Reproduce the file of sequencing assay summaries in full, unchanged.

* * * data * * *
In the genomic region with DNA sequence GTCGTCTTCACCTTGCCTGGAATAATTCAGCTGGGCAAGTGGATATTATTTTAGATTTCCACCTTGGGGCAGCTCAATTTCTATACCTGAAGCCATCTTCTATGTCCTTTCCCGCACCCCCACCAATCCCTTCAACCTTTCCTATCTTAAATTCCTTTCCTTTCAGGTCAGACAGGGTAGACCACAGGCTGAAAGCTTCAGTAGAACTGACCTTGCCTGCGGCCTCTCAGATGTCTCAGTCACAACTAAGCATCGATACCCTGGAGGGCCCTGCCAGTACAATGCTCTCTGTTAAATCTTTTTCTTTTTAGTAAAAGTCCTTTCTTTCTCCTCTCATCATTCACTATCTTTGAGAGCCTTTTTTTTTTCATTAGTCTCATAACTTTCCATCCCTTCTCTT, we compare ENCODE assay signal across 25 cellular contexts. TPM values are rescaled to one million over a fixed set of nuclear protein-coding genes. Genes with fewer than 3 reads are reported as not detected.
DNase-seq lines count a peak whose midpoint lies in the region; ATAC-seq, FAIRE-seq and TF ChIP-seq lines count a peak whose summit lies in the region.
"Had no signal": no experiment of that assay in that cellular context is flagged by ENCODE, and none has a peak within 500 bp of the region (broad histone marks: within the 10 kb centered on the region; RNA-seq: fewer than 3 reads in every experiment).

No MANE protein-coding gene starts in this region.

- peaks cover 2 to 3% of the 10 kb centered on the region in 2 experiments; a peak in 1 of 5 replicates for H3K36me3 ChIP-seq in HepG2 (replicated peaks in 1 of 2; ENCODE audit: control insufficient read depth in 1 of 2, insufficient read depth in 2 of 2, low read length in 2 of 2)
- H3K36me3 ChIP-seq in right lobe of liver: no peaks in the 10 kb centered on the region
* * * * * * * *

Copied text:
In the genomic region with DNA sequence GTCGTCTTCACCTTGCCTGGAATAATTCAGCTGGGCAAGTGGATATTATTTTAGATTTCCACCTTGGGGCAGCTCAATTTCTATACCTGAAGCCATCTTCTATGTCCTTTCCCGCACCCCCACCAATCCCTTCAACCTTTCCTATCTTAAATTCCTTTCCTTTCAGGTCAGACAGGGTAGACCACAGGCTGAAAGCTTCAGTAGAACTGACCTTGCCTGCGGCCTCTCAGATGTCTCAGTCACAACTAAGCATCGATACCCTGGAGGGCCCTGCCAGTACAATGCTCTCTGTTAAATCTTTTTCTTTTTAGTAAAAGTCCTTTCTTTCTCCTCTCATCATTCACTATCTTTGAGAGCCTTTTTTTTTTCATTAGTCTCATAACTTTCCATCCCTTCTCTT, we compare ENCODE assay signal across 25 cellular contexts. TPM values are rescaled to one million over a fixed set of nuclear protein-coding genes. Genes with fewer than 3 reads are reported as not detected.
DNase-seq lines count a peak whose midpoint lies in the region; ATAC-seq, FAIRE-seq and TF ChIP-seq lines count a peak whose summit lies in the region.
"Had no signal": no experiment of that assay in that cellular context is flagged by ENCODE, and none has a peak within 500 bp of the region (broad histone marks: within the 10 kb centered on the region; RNA-seq: fewer than 3 reads in every experiment).

No MANE protein-coding gene starts in this region.

- peaks cover 2 to 3% of the 10 kb centered on the region in 2 experiments; a peak in 1 of 5 replicates for H3K36me3 ChIP-seq in HepG2 (replicated peaks in 1 of 2; ENCODE audit: control insufficient read depth in 1 of 2, insufficient read depth in 2 of 2, low read length in 2 of 2)
- H3K36me3 ChIP-seq in right lobe of liver: no peaks in the 10 kb centered on the region